The vaccine will be given by a doctor or nurse who has been trained in the use of vaccines and who is equipped to deal with any uncommon severe allergic reaction to the injection.
Avaxim is given as an injection of half a millilitre of the vaccine to people 16 years of age and older.
You will be protected against hepatitis A about 14 days after you receive the first, single dose of Avaxim. This protection will last for up to 36 months.
If you need longer term protection against hepatitis A, you will need a second dose (booster) of an inactivated hepatitis A vaccine. This is usually given between 6 and 12 months after the first dose but can be given up to 36 months later. This booster will protect you against hepatitis A beyond 10 years.
Avaxim can be given as a booster if you received a different hepatitis A vaccine for your first dose (including vaccines that protect you against hepatitis A and typhoid fever).
How the vaccine is administered
The doctor or nurse will shake the syringe immediately before use and check that the liquid is white and cloudy, and that there are no unexpected particles in It. Avaxim should be injected into a muscle in the upper outer part of your arm.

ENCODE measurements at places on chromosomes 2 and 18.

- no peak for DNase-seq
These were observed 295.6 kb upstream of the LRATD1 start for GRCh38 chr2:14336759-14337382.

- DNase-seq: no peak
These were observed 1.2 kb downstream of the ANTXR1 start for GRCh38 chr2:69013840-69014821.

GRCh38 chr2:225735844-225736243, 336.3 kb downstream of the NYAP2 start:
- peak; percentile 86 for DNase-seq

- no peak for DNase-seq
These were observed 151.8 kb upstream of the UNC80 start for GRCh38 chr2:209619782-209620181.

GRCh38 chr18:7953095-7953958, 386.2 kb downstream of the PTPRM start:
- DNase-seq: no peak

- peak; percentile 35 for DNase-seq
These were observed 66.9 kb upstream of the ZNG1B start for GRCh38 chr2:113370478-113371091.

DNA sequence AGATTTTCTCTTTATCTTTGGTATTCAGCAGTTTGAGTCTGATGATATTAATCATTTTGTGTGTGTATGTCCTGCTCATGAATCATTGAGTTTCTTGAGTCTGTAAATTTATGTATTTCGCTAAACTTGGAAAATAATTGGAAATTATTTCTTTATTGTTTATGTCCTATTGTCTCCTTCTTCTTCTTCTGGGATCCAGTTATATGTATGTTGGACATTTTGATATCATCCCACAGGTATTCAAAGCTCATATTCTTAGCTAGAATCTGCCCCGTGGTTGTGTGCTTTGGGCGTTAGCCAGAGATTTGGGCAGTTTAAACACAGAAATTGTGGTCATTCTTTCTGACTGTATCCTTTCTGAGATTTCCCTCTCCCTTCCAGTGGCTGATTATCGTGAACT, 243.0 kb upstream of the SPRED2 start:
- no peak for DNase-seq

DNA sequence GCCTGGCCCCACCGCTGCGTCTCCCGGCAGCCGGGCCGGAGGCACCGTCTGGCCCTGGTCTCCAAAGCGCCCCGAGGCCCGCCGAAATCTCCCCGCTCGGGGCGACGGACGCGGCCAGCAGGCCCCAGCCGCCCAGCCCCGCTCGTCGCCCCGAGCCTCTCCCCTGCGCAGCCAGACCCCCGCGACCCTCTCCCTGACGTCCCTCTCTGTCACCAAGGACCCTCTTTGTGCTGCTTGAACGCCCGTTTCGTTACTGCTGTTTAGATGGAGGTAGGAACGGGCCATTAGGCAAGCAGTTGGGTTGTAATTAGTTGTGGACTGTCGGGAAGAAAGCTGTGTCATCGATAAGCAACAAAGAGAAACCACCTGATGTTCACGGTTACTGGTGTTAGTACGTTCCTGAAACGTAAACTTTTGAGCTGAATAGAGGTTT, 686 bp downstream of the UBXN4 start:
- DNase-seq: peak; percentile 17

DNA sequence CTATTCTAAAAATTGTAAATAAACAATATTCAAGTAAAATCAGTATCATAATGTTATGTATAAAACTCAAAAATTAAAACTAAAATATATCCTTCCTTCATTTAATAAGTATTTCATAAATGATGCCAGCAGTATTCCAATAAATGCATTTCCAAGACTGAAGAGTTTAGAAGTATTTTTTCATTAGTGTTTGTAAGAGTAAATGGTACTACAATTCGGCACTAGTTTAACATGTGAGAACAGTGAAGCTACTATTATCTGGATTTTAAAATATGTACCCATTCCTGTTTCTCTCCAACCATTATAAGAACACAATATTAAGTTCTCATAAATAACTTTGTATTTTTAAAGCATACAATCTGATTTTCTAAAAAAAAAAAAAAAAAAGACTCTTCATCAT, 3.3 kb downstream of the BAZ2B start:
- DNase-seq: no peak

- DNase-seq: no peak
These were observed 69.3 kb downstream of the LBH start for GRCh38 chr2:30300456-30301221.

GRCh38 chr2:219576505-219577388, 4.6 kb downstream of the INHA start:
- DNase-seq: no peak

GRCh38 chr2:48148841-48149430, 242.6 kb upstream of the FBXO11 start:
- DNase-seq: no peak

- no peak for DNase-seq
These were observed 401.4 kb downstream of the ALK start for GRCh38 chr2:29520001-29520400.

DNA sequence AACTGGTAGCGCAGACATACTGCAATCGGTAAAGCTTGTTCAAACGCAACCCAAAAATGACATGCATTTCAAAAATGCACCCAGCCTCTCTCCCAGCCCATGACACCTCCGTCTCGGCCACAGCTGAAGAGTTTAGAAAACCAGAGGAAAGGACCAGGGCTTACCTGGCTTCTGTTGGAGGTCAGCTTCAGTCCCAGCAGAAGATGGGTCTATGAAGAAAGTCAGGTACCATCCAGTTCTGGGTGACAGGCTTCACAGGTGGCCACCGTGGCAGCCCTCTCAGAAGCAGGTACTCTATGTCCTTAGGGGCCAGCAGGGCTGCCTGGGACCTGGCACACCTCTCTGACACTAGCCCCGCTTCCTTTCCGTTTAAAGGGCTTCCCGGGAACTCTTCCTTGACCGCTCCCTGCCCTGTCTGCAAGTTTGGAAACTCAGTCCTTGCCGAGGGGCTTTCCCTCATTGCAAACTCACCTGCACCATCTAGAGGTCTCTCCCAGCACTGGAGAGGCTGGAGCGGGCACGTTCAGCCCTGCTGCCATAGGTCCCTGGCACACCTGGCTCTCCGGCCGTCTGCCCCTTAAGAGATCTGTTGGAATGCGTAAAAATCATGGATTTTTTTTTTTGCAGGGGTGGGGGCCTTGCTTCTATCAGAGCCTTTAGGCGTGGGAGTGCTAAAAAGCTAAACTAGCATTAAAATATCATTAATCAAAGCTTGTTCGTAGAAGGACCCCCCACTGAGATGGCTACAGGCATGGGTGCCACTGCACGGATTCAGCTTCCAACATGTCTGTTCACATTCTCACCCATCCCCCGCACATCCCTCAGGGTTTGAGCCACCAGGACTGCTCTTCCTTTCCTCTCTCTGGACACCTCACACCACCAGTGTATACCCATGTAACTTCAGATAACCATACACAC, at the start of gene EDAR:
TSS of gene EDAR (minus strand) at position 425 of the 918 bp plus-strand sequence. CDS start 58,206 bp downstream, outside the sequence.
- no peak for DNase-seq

If you suffer from a bleeding disorder, you may be given the injection under the skin. The doctor or nurse must not inject the vaccine into the skin or into a blood vessel.
Avaxim will not be given into your buttock.
4. POSSIBLE SIDE EFFECTS
Like all medicines and vaccines, Avaxim can cause side effects, although not everybody gets them.
Possible serious allergic reactions
Serious allergic reactions are always a very rare possibility after receiving a vaccine. These reactions may include:
• difficulty in breathing, blue discolouration of the tongue or lips,
• dizziness (low blood pressure) and collapse.
• swelling of the face and neck
If serious allergic reactions occur, they often do so very soon after the injection while still in the clinic or doctor's surgery. If any of these symptoms occur after leaving the place where your injection was given, you must consult a doctor IMMEDIATELY.